We spoke with Matt Brooks’ of Brooks-Range, whose goal is to educate outdoor enthusiast to be aware of their surroundings when venturing into the backcountry.
As the founder of Brooks Range Mountaineering Equipment Co., Matt Brooks is a savvy business man, but also a driving force for the outdoor adventure community. His goal is to provide safety instruction and tools for those entering into the backcountry and has successfully manufactured and improved upon many pieces of equipment that are widely used by mountain guides across the country.
An experienced mountaineer, certified mountain guide and a member of the American Mountain Guides Association, Brooks considers backcountry safety a growing concern. “More and more people are using the backcountry,“ he says. “We think it’s great that people value this irreplaceable resource, and we want to make it safer for them to enjoy it.”
But as more people venture into the backcountry of resorts, state and national parks, there are increasing injuries and deaths each year. In a January 2009 report in the Mountain News, a newsletter for the mountain resort industry, many ski resorts are struggling with the need for personal responsibility and awareness of the trouble that may arise when people head into the backcountry unprepared. As an example, a report by the Northwest Weather and Avalanche Center shows that in the winter of 2008/2009, a total of 28 avalanche fatalities were reported. Most were from snowmobilers, back country skiers, and skiers using the resort’s ski lifts who ventured out too far.
“In the end, the best and most important tool is your brain. After that, a good foundation and training will help you survive.”-Matt Brooks
While many outdoor enthusiasts seek the thrill of virgin snow or backpacking into very secluded areas, Brooks says that the biggest problem is that people venture into the backcountry unprepared. “An accident is not an accident,” says Brooks. “It’s a series of bad decisions, with an outcome that could have been avoided.”
While Brooks-Range provides many tools that can help outdoor enthusiasts in a backcountry situation, Brooks reminds us that the tools are there to assist and not take the place of proper education. “Gear will not save you if you don’t know how to use it. You have to be self reliant. In the end, the best and most important tool is your brain. After that, a good foundation and training will help you survive.”
No matter what type of situation you find yourself in, Brooks recommends some basic advice. The first is to stay where you are. If you have some kind of shelter, put it in place to shield yourself from the weather. Brooks also recommends determining where you are by using a map and compass. If people know you were venturing out, they will eventually notify the proper authorites and a search will begin.
Most search and rescue teams will have experienced mountain guides that know the area well, and carry essential tools to help you; especially if you are injured. For skiers and snowboarders, injuries are the most common. That’s one of the reasons why Brooks developed the company’s popular and lightweight rescue sleds. “We’re working on a new design of a rescue sled for mechanized skiing, heli, and snow cat skiing,” says Brooks. “We’re also updating the old designs, which is typical for us, and something our customers often comment on. We’re just never satisfied with the status-quo…which is frankly why the company exists in the first place.”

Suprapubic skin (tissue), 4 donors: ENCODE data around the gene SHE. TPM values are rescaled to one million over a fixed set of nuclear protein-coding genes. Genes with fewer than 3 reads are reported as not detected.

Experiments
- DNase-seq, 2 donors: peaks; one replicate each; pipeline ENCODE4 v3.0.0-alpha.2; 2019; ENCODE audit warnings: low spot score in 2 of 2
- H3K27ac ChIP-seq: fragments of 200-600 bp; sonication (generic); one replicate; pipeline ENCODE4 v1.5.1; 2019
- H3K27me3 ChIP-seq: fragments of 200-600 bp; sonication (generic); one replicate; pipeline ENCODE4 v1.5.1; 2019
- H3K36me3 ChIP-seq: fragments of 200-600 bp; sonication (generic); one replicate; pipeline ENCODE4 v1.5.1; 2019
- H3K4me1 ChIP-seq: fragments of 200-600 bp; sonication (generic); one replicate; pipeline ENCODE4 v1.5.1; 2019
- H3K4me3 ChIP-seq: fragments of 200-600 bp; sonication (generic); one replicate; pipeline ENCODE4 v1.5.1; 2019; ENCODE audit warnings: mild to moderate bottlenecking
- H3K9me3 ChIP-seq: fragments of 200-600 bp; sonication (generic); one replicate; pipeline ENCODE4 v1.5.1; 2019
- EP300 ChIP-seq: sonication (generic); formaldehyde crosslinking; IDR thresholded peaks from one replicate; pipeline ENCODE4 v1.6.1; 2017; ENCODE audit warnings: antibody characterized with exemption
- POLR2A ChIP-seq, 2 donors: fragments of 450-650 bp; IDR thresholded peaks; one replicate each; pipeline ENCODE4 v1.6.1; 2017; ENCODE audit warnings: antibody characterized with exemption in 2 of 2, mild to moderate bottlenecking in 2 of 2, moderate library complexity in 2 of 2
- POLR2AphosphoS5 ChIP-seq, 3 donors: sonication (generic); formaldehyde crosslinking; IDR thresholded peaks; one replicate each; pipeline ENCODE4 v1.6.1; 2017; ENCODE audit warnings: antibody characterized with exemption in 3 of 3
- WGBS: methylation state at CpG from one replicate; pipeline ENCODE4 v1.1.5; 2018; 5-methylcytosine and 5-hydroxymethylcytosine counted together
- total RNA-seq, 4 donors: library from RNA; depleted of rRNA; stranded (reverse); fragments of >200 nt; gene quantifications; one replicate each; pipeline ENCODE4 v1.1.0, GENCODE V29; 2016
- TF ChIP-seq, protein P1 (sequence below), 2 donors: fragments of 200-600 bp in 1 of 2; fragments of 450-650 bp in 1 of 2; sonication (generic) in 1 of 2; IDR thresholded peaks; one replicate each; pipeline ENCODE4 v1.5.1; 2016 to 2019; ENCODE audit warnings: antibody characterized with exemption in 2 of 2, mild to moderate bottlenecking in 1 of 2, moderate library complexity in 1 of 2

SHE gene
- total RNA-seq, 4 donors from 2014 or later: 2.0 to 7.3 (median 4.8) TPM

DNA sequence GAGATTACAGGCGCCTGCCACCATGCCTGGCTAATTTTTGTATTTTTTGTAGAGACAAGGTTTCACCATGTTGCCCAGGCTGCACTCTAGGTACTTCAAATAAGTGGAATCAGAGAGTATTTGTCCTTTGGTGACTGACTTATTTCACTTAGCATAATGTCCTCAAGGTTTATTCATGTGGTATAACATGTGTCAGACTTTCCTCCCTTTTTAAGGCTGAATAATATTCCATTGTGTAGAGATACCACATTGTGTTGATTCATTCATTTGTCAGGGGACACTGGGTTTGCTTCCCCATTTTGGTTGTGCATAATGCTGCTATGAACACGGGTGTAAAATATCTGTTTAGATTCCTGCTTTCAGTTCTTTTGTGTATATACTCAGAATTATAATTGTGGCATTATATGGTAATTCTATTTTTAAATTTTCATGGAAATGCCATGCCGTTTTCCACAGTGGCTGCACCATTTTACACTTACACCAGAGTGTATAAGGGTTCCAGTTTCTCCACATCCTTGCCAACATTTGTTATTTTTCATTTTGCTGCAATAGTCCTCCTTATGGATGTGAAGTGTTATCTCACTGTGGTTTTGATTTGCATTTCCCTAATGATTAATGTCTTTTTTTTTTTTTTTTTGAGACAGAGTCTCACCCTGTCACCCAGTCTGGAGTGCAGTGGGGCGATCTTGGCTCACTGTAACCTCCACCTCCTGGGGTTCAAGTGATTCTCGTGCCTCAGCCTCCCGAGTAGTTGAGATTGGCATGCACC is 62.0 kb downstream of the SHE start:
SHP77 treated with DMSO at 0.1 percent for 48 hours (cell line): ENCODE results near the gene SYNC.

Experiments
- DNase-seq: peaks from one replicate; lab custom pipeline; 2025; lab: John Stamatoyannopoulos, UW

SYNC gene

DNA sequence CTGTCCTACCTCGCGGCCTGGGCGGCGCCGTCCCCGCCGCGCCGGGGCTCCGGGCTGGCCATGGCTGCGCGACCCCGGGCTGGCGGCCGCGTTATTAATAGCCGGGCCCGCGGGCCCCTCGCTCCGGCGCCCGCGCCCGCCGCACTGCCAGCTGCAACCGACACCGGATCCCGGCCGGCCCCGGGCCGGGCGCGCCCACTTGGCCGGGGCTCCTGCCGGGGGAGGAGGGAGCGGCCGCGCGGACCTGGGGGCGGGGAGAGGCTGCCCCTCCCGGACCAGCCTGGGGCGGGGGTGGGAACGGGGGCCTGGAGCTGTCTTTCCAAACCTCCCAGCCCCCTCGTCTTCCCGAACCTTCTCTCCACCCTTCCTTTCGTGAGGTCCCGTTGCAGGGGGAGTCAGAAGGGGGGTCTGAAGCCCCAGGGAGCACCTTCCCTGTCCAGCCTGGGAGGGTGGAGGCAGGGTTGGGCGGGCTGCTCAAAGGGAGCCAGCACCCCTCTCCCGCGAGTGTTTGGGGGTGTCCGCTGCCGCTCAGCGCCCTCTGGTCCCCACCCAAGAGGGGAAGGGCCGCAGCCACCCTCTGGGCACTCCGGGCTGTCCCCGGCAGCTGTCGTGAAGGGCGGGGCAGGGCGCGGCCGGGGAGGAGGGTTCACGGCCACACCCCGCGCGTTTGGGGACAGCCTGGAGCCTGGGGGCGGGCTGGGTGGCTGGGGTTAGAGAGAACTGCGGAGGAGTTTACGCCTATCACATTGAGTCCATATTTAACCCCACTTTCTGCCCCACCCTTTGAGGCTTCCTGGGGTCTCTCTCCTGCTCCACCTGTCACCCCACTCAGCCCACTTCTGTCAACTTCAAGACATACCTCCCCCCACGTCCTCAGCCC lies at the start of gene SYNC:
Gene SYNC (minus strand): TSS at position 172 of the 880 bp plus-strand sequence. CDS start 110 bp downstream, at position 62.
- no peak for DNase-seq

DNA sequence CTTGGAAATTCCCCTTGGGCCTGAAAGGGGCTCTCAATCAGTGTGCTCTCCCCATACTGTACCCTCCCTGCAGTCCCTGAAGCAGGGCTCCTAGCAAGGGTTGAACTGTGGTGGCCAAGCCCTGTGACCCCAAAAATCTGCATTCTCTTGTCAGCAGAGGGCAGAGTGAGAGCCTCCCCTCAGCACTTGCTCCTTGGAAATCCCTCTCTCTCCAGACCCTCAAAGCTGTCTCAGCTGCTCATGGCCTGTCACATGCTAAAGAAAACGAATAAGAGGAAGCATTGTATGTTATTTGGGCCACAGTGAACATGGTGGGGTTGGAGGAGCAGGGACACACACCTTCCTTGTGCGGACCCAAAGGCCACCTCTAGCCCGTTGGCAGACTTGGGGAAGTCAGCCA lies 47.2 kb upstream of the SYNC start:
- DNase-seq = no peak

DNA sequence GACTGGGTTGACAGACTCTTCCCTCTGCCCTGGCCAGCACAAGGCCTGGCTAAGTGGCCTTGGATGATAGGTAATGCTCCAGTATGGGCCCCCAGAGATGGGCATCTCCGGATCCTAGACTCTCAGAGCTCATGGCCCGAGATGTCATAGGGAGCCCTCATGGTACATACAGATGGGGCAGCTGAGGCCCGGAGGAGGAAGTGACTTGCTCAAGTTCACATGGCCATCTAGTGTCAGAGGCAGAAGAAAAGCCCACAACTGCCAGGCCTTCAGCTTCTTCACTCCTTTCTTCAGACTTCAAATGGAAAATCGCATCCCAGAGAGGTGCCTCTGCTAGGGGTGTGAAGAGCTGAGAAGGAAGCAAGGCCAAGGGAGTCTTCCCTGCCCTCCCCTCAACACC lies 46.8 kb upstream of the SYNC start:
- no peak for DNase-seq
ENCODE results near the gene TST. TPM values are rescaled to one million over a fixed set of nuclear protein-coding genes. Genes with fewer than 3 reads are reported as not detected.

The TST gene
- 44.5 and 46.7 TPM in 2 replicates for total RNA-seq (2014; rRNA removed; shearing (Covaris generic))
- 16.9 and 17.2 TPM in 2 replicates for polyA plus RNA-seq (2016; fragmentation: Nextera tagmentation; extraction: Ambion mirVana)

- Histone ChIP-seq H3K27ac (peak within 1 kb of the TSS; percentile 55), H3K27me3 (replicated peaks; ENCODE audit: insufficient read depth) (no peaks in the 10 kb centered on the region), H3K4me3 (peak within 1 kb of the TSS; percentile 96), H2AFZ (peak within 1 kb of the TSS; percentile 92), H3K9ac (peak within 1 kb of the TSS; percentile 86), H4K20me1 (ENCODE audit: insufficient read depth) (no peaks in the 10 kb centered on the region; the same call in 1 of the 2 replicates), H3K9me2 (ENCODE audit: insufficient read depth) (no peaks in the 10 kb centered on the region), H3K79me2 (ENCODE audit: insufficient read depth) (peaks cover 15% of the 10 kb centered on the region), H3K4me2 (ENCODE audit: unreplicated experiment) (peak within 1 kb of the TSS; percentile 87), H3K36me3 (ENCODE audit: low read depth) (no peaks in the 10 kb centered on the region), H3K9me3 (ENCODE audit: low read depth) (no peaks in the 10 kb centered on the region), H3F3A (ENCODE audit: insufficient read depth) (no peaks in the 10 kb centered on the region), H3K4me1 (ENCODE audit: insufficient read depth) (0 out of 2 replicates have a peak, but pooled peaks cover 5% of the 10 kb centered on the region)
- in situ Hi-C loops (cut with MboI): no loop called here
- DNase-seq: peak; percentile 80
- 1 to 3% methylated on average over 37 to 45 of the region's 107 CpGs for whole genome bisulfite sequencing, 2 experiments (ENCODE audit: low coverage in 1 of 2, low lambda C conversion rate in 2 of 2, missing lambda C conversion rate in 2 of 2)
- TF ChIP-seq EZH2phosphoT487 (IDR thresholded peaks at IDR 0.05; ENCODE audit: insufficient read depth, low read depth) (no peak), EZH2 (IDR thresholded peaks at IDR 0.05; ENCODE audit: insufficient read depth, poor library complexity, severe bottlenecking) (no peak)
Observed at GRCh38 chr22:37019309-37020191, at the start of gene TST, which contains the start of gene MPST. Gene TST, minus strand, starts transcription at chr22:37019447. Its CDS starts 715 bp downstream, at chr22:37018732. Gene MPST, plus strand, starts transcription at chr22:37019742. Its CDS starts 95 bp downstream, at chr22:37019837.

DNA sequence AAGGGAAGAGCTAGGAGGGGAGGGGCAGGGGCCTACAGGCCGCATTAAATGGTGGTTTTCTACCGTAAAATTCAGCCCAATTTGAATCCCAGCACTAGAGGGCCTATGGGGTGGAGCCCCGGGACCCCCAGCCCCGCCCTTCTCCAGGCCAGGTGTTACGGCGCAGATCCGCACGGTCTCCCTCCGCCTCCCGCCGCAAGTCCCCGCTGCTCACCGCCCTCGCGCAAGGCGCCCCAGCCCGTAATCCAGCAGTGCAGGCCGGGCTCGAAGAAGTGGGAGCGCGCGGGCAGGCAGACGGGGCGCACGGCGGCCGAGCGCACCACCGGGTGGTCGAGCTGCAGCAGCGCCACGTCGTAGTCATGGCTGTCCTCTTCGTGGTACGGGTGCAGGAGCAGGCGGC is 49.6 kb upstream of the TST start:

After many years as a mountain guide and performing countless rescues, we asked Brooks if there were any that were more memorable than others. “I try to avoid what is known as sagas,” he says. “But there is one particular incident in the high alpine mountains of the European Alps, on a heli rescue. There was bad weather closing in fast and I repelled from a helicopter to assist two hikers who were lost and already suffering from extreme hypothermia. The conditions would not permit the helicopter to land until the storm would pass. So I knew we would be spending the night. We used a bivvy sack and hoped to make it until morning. Administering improvised first-aid the hikers survived the night and were taken to the hospital after the storm cleared the following day. To this day, they’ve been very grateful and I’ve received holiday cards from those two hikers ever since. “
We also asked Brooks what Brooks-Range product he might recommend most to anyone, experienced or not, to take with them into the backcountry. His response was the Brooks-Range Ultra-lite Tarp. “I like the tarps because they are multi-functional tools that can be used as everything from a bivi sack shelter to a sun screen or even an emergency sled.”
While many of the products Matt Brooks has designed and created are used by most search and rescue teams and mountain guides, most of the products can also be used in any outdoor environment. “We’re considering a line of summer products that will specifically target backcountry hikers and backpackers,” says Brooks. “But I specifically recommend anyone who wants to venture into the backcountry, to seek professional training. There are many clubs and groups that can offer a variety of classes depending upon the activity,” he says.
In the USA, Brooks-Range Mountaineering specifically recommends the American Mountain Guides Association, but there are a number of mountain guide training schools and classes available that can give you some basic skills in learning how to read maps, access snow conditions for avalanches and much more. In the end, training and preparedness will ultimately lead to your own safety, as well as the safety of others venturing into the backcountry to get their fix for outdoor adventure.
By Dan SanchezFor more info: Brooks-Range Mountaineering Equipment Co. www.brooks-range.com American Mountain Guides Association www.amga.com